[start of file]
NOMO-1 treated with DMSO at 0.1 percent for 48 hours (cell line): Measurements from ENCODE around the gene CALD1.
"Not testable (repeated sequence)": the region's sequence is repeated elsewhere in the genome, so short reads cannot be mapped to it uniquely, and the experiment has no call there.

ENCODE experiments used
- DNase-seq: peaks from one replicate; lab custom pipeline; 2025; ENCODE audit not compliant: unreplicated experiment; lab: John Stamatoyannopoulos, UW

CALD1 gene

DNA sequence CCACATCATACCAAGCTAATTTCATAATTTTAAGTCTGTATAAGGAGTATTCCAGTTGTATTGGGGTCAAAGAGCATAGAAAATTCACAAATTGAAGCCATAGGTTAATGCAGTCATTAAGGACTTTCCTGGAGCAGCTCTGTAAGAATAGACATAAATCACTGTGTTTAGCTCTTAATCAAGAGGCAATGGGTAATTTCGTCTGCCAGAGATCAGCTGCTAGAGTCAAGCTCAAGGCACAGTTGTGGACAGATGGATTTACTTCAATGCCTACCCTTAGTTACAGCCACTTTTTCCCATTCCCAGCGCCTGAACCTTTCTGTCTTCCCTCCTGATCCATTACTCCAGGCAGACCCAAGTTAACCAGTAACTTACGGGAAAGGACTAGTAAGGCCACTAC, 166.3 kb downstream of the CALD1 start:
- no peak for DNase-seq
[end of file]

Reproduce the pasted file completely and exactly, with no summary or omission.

NOMO-1 treated with DMSO at 0.1 percent for 48 hours (cell line): Measurements from ENCODE around the gene CALD1.
"Not testable (repeated sequence)": the region's sequence is repeated elsewhere in the genome, so short reads cannot be mapped to it uniquely, and the experiment has no call there.

ENCODE experiments used
- DNase-seq: peaks from one replicate; lab custom pipeline; 2025; ENCODE audit not compliant: unreplicated experiment; lab: John Stamatoyannopoulos, UW

CALD1 gene

DNA sequence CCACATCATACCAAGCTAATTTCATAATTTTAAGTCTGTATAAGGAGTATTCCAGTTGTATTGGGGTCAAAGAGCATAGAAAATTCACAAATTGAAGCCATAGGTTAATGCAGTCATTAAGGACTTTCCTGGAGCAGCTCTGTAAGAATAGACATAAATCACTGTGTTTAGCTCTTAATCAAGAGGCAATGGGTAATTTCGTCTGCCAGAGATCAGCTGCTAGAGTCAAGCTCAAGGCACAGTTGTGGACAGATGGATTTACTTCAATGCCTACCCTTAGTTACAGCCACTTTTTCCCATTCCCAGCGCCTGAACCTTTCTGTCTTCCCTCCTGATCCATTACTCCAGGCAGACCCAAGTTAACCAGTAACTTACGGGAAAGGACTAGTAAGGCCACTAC, 166.3 kb downstream of the CALD1 start:
- no peak for DNase-seq